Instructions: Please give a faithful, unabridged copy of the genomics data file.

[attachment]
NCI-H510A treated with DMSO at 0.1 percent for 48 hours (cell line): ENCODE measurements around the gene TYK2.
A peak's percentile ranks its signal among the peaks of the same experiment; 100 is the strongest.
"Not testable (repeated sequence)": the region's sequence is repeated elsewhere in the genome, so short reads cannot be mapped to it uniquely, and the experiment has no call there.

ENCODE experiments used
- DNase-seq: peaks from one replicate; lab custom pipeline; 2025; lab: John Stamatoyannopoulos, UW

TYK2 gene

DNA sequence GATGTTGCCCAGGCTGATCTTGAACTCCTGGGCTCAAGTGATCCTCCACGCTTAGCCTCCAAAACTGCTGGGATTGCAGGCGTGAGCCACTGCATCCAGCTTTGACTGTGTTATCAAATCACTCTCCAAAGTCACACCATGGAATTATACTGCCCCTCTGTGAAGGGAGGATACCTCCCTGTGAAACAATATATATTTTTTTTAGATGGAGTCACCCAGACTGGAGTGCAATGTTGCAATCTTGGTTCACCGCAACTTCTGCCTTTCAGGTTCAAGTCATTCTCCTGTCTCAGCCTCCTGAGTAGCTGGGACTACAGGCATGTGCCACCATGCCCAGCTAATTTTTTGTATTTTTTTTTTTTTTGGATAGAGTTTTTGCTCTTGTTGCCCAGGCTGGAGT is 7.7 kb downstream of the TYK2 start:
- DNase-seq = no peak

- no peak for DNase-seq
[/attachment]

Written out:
NCI-H510A treated with DMSO at 0.1 percent for 48 hours (cell line): ENCODE measurements around the gene TYK2.
A peak's percentile ranks its signal among the peaks of the same experiment; 100 is the strongest.
"Not testable (repeated sequence)": the region's sequence is repeated elsewhere in the genome, so short reads cannot be mapped to it uniquely, and the experiment has no call there.

ENCODE experiments used
- DNase-seq: peaks from one replicate; lab custom pipeline; 2025; lab: John Stamatoyannopoulos, UW

TYK2 gene

DNA sequence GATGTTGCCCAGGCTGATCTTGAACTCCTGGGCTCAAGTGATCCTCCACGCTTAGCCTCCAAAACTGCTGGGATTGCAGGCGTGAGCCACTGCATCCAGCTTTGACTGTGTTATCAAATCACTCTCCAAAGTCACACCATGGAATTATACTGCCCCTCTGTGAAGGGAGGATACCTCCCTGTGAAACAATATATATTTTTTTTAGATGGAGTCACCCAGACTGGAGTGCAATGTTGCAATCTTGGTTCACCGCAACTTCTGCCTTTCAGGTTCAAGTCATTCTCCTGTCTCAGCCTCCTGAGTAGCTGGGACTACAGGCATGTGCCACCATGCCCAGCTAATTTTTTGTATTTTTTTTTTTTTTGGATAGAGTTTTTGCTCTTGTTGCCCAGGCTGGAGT is 7.7 kb downstream of the TYK2 start:
- DNase-seq = no peak

- no peak for DNase-seq